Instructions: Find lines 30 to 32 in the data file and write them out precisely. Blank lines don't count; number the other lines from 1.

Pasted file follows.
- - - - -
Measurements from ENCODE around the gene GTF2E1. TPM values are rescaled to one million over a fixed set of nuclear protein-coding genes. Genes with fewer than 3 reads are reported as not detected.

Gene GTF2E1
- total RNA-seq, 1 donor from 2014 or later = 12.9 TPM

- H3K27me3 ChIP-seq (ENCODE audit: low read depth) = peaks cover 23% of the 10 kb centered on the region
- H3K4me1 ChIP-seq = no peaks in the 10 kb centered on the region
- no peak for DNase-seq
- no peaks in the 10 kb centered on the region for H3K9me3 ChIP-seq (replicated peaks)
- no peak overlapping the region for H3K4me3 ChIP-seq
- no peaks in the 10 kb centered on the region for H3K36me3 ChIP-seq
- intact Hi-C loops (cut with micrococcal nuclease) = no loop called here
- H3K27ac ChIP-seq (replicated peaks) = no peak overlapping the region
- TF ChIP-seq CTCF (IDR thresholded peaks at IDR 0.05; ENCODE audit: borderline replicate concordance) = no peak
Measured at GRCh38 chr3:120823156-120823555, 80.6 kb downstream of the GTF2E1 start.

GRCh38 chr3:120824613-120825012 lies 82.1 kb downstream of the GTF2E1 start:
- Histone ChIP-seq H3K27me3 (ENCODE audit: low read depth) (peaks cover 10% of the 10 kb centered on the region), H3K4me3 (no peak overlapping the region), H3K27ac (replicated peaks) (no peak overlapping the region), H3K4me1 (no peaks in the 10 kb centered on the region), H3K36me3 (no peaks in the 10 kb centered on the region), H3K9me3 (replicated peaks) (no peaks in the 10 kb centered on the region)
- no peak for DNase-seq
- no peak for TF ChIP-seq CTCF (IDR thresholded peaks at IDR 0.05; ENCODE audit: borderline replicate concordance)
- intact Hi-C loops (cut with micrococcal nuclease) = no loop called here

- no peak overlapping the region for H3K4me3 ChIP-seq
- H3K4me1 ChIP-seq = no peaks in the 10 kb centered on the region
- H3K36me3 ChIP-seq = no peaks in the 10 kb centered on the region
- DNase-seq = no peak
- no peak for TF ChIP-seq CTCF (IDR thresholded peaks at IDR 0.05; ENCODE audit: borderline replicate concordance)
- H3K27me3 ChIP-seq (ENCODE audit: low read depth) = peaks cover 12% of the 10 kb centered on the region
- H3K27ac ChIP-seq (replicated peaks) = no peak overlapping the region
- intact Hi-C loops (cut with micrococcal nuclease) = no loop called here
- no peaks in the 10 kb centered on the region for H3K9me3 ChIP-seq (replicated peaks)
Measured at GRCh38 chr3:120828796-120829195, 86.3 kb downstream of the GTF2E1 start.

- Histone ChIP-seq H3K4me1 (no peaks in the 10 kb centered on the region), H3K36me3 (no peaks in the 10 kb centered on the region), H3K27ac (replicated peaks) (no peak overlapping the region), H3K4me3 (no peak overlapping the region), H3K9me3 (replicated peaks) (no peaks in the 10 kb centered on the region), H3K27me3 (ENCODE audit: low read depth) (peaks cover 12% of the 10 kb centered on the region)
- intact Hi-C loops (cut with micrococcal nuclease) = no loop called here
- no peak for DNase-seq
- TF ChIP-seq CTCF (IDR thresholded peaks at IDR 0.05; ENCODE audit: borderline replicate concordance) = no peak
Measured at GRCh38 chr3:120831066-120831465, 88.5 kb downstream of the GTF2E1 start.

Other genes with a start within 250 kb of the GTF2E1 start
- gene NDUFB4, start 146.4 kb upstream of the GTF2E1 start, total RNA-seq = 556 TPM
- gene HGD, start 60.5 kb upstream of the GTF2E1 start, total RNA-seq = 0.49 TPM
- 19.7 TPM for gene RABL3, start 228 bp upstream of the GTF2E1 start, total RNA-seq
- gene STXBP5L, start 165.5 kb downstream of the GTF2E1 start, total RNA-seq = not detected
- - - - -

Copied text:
- intact Hi-C loops (cut with micrococcal nuclease) = no loop called here
- no peak for DNase-seq
- TF ChIP-seq CTCF (IDR thresholded peaks at IDR 0.05; ENCODE audit: borderline replicate concordance) = no peak